Meanwhile, Grant began competing at the age of 5 in the Jr. Bull Riding at Cowtown. By the time he was a teenager Grant continued to compete at Cowtown, as well as other area rodeos, and doing quite well. He joined the professional ranks at age 14 and got his RCA card at 17. He attended Casper College, in Wyoming on a full rodeo scholarship. Grant was the R.C.A.’s Northeast Circuit Saddle Bronc Champion in 1975, ’77 and ’78.
Grant was seen competing so often when Cowtown was being televised, that he had quite a following. When he went to the Denver rodeo in January, 1977, Grant was 23 years old, but he was hounded by teen age girls who were seeing the taped rodeos with him, as a teenage saddle bronc rider, from years past.
Grant was not just a competitor, even in his young years he was always very involved in the working part of the Cowtown rodeo and had gleaned as much as possible from his talented dad. He was also the pickup man for each performance. Junior Meek, a bullfighter and steer wrestling competitor from Texas spent a summer working for the Cowtown Rodeo and also did the bullfighting. He said about Grant’s dad, “He was a real cowboy. If you didn’t think so, just try and keep up with him all day. If you roped ten cows, he’d rope fifteen.” He also said, “Lots of cowboys from the West thought you could go back east and easily win a rodeo. That wasn’t so at Cowtown.”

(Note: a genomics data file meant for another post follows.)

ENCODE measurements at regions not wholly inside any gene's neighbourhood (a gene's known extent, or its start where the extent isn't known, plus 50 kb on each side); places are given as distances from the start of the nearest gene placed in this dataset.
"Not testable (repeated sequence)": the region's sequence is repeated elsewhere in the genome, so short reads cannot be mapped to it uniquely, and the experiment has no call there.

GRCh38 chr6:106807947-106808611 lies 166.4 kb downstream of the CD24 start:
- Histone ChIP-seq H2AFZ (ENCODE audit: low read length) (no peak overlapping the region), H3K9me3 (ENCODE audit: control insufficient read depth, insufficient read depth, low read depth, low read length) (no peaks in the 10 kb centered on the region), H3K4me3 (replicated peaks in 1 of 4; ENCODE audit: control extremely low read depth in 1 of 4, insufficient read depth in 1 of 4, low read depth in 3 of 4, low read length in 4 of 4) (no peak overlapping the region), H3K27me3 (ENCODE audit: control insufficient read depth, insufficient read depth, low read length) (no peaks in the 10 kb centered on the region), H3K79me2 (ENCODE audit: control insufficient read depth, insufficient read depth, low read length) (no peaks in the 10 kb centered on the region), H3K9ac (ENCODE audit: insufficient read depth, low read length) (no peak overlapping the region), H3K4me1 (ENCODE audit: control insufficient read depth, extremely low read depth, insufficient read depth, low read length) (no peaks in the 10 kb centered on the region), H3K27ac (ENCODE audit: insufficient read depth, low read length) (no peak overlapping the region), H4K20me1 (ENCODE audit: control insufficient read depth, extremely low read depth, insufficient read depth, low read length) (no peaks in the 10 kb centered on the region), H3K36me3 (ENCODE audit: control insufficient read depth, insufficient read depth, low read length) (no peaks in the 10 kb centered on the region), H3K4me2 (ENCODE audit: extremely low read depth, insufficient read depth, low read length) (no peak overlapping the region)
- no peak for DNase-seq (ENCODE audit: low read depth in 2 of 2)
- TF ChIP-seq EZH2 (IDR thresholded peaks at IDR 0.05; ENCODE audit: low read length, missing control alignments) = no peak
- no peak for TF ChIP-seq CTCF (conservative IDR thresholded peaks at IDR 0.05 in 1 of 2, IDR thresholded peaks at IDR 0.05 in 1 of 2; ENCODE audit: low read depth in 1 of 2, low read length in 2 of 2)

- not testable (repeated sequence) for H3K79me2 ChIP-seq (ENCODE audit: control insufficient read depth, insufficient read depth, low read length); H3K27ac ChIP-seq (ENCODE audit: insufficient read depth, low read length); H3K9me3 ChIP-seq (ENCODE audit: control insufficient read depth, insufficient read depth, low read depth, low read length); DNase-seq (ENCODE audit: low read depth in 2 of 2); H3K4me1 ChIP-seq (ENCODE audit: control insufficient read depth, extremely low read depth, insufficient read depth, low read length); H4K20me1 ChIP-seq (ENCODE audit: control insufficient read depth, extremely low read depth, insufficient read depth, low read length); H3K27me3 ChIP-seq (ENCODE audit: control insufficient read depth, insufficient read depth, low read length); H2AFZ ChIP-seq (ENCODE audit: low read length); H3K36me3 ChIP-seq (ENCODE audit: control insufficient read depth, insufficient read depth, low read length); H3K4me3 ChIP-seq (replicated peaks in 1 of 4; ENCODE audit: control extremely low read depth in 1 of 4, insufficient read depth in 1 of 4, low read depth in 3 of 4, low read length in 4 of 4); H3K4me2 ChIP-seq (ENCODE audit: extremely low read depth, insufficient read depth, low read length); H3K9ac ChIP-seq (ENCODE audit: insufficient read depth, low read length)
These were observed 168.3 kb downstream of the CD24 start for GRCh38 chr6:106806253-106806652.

In 1978 Howard decided to retire, and he and wife, Irene, moved to Oklahoma. Grant and bride, Betsy Douglass, bought the Cowtown rodeo from his parents. Betsy handled the secretarial end of the rodeo and much of the publicity. Eight years later Grant bought the auction company and flea market, that had started in 1929, from his granddad, ‘Stoney’. Betsy held various officer positions in the circuit system once PRCA started the circuit system. She was President of the First Frontier Circuit from 1993 to 2019, and before that was secretary and treasurer. The last four years she has been the stock contractor representative. Betsy traveled extensively across the country representing the northeastern circuit group. She retired in January of this year, after 45 years of service. She still attends the PRCA Convention, held in Las Vegas just prior to the National Finals, as does Kate & RJ. “I go to represent Cowtown Rodeo and Three Hills Rodeo livestock, and go to the secretary/timers meeting, and see my kids and visit with old friends,” Betsy explained.
Grant and Betsy have two daughters, Courtney and Kate, that have been involved in Cowtown as long as they can remember. Courtney married Jake Morehead, and are co-owners of Three Hills Rodeo in Bernard, Iowa. They have three children, Sam, age 16; Lily, age 15 and Cade 13.
Kate and husband RJ Griscom, have owned Cowtown since 2019, when buying it from Betsy and Grant. They have two children, Nate, age 10 and Olivia who is 4. Grant and Betsy, aren’t retired by any means, and still work for Kate and RJ. Plus they still own the flea market, and their 1,800 acre ranch, where they raise enough feed for their beef herd and their rodeo stock.
The 5th generation, including Kate and Courtney, and their husbands are totally immersed in rodeo business, and also are taking the up-and-coming 6th generation to youth rodeos. They raise most of their own bucking stock, but they admit there is more buying and selling than earlier when Cowtown owned all their own stock.
Today Cowtown Rodeo is advertised as “Best Show on Dirt!!” It is held on Saturday night, beginning the end of May and continuing through the end of September. The arena also has the PBR Bull Riding there on particular weekends in July and August.